The next major federal government scandal is just starting to get legs in the press, thanks to the Dallas Morning News. That is, under a law known as the Intergovernmental Personnel Act, the federal government "lends out" 1,200 to 1,500 well paid federal bureaucrats to left-wing non-profit organizations each year.
If anyone wonders how the United Nations Non- Governmental Organizations (NGO) fit in with the federal government's regulatory agencies, here is part of the story: They regularly trade employees back and forth.
A while back, we reported that the relationship between United Nations NGO's and federal agencies, like the EPA, was so tight it appeared there was a revolving door between them. Now we learn that many of these people are kept on the federal payroll, even while working for the NGOs.
Many federal agencies give grants to nonprofit groups. Often, federal regulatory agencies even offer grants to nonprofit organizations that use the money to sue the agency. It's all a big game, with a well orchestrated game plan. Their plan is to grab power, and the game plan is working well.
The idea is for nonprofit NGOs to use taxpayer funds to force federal agencies to regulate the American public in ways the NGO desires. Many of the laws and regulations these NGOs want promulgated would be much too harsh to get passed through normal means. So, they trump up some "need" or "violation," whether environmental or health, and the NGO sues the regulatory agency in court. The courts then "force" the federal regulatory agency to regulate whatever. Hence, it's a synergistic relationship. The federal regulatory agency ends up with more power and churns out even more regulations, forcing American citizens to act according to the wish of the NGO.
It's all very simple and very effective. And, our elected representatives in Congress are kept completely out of the loop.
The American taxpayer pays for some or most of the operation of many NGOs through grants and the loan of paid federal employees. With these grants, and other donations, the NGOs sue federal agencies, and hence force the desired behavior of American citizens. As is part of the plan, the federal agencies intentionally lose in court. Because, by losing in court, the regulatory agencies gain more power over the American people.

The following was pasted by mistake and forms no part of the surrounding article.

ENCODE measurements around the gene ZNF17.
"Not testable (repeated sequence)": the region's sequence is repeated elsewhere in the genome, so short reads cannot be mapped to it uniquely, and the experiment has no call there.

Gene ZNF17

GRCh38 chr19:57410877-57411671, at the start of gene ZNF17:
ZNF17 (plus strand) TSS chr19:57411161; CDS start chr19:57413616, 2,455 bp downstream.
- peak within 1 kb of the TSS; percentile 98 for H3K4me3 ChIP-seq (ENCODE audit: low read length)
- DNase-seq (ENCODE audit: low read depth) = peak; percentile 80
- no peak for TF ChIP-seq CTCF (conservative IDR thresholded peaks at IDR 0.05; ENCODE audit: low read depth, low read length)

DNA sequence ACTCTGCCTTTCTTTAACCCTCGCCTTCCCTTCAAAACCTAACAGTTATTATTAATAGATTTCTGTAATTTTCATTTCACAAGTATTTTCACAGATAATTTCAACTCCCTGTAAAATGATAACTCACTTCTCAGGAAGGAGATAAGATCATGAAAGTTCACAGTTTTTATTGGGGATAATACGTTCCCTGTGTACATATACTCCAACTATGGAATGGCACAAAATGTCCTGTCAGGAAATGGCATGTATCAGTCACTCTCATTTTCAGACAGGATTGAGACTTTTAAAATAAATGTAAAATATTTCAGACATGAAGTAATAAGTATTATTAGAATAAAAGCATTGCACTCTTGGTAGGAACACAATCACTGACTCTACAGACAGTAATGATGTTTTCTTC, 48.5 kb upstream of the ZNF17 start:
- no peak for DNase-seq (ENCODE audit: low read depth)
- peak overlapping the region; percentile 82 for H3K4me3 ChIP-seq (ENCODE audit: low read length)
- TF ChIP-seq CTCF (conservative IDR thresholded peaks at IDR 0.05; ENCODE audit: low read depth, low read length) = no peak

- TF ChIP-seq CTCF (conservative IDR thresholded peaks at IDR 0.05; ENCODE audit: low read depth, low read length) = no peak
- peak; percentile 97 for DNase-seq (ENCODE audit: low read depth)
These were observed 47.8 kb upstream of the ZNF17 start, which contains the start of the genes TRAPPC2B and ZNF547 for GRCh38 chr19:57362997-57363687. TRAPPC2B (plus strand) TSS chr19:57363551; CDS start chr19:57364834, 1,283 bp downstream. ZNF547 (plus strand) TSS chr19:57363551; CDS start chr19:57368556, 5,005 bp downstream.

Add the fact that many of these regulatory agency people regularly bounce back and forth between the agencies and the United Nations NGOs, and a very interesting problem becomes obvious: Who is actually running our government?
As nonprofit organizations, these NGOs may receive donations from any source, including United Nations organizations and multi-national corporations. So it is no surprise that these nonprofit groups sometimes receive donations from businesses and business organizations wanting to force specific actions by the federal government. In these instances, the nonprofit NGO may then act as a "backdoor" lobbyist, appearing as a nonprofit citizen's group while actually doing the work of a professional lobbyist organization. And, because these nonprofit groups have such close ties with regulatory agency personnel, their lobbying efforts are usually very fruitful.
So it should be no surprise to anyone that many United Nations and UNESCO programs are being implemented in the United States even though, officially, the federal government has approved no formal agreement. Congress abdicated its duty to make law to the regulatory agencies years ago. Over the years, these federal regulatory agencies have become infested with personnel who have very close ties to United Nations Non-Governmental Organizations. Therefore, treaties and agreements are not always necessary for the United Nations and UNESCO to work their will on the American people.
Congress, as mentioned above, is completely out of the loop. There is
no longer anything they can do about any of this except to watch. Unless,
that is, they again begin to honor each and every word of our Constitution,
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